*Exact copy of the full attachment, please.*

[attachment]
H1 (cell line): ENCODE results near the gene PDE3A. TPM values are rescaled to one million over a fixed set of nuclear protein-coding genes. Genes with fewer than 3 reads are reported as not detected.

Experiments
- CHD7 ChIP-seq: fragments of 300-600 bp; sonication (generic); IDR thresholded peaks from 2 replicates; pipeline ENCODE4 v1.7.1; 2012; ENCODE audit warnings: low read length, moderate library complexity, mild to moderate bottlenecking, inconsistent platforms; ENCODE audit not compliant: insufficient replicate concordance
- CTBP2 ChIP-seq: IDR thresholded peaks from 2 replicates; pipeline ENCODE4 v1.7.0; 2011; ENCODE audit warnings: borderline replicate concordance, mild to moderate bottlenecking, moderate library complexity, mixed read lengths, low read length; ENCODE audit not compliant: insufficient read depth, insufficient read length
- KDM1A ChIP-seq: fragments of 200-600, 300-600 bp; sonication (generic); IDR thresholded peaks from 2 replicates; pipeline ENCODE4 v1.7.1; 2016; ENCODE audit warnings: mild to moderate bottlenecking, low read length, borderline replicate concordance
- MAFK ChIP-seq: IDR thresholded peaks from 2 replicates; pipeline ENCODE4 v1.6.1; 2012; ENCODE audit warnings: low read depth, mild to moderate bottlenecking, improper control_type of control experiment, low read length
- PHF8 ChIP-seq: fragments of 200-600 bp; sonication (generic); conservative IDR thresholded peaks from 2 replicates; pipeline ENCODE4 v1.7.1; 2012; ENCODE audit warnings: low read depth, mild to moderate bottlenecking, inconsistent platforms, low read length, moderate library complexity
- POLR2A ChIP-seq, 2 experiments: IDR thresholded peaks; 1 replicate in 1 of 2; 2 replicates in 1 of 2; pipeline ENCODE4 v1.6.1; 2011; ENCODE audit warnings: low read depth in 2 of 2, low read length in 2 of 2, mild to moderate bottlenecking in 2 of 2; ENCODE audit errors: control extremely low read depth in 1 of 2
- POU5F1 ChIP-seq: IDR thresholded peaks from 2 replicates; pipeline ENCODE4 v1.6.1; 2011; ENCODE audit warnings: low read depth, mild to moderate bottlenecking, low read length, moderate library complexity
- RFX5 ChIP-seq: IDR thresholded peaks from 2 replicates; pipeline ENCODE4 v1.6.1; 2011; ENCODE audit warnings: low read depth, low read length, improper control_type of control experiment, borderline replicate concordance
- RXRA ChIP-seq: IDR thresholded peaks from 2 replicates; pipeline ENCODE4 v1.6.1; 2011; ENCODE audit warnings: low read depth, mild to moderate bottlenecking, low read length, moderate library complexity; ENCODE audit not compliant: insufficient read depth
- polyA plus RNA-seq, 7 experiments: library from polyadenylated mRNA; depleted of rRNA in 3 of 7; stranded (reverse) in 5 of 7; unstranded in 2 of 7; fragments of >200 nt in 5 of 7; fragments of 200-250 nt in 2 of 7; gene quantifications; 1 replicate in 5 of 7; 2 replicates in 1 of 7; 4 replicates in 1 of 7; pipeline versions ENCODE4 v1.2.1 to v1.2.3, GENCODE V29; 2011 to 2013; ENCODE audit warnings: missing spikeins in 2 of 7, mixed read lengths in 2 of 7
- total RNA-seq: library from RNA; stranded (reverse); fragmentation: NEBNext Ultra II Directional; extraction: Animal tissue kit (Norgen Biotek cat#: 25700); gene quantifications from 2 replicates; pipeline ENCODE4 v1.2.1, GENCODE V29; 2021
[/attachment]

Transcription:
H1 (cell line): ENCODE results near the gene PDE3A. TPM values are rescaled to one million over a fixed set of nuclear protein-coding genes. Genes with fewer than 3 reads are reported as not detected.

Experiments
- CHD7 ChIP-seq: fragments of 300-600 bp; sonication (generic); IDR thresholded peaks from 2 replicates; pipeline ENCODE4 v1.7.1; 2012; ENCODE audit warnings: low read length, moderate library complexity, mild to moderate bottlenecking, inconsistent platforms; ENCODE audit not compliant: insufficient replicate concordance
- CTBP2 ChIP-seq: IDR thresholded peaks from 2 replicates; pipeline ENCODE4 v1.7.0; 2011; ENCODE audit warnings: borderline replicate concordance, mild to moderate bottlenecking, moderate library complexity, mixed read lengths, low read length; ENCODE audit not compliant: insufficient read depth, insufficient read length
- KDM1A ChIP-seq: fragments of 200-600, 300-600 bp; sonication (generic); IDR thresholded peaks from 2 replicates; pipeline ENCODE4 v1.7.1; 2016; ENCODE audit warnings: mild to moderate bottlenecking, low read length, borderline replicate concordance
- MAFK ChIP-seq: IDR thresholded peaks from 2 replicates; pipeline ENCODE4 v1.6.1; 2012; ENCODE audit warnings: low read depth, mild to moderate bottlenecking, improper control_type of control experiment, low read length
- PHF8 ChIP-seq: fragments of 200-600 bp; sonication (generic); conservative IDR thresholded peaks from 2 replicates; pipeline ENCODE4 v1.7.1; 2012; ENCODE audit warnings: low read depth, mild to moderate bottlenecking, inconsistent platforms, low read length, moderate library complexity
- POLR2A ChIP-seq, 2 experiments: IDR thresholded peaks; 1 replicate in 1 of 2; 2 replicates in 1 of 2; pipeline ENCODE4 v1.6.1; 2011; ENCODE audit warnings: low read depth in 2 of 2, low read length in 2 of 2, mild to moderate bottlenecking in 2 of 2; ENCODE audit errors: control extremely low read depth in 1 of 2
- POU5F1 ChIP-seq: IDR thresholded peaks from 2 replicates; pipeline ENCODE4 v1.6.1; 2011; ENCODE audit warnings: low read depth, mild to moderate bottlenecking, low read length, moderate library complexity
- RFX5 ChIP-seq: IDR thresholded peaks from 2 replicates; pipeline ENCODE4 v1.6.1; 2011; ENCODE audit warnings: low read depth, low read length, improper control_type of control experiment, borderline replicate concordance
- RXRA ChIP-seq: IDR thresholded peaks from 2 replicates; pipeline ENCODE4 v1.6.1; 2011; ENCODE audit warnings: low read depth, mild to moderate bottlenecking, low read length, moderate library complexity; ENCODE audit not compliant: insufficient read depth
- polyA plus RNA-seq, 7 experiments: library from polyadenylated mRNA; depleted of rRNA in 3 of 7; stranded (reverse) in 5 of 7; unstranded in 2 of 7; fragments of >200 nt in 5 of 7; fragments of 200-250 nt in 2 of 7; gene quantifications; 1 replicate in 5 of 7; 2 replicates in 1 of 7; 4 replicates in 1 of 7; pipeline versions ENCODE4 v1.2.1 to v1.2.3, GENCODE V29; 2011 to 2013; ENCODE audit warnings: missing spikeins in 2 of 7, mixed read lengths in 2 of 7
- total RNA-seq: library from RNA; stranded (reverse); fragmentation: NEBNext Ultra II Directional; extraction: Animal tissue kit (Norgen Biotek cat#: 25700); gene quantifications from 2 replicates; pipeline ENCODE4 v1.2.1, GENCODE V29; 2021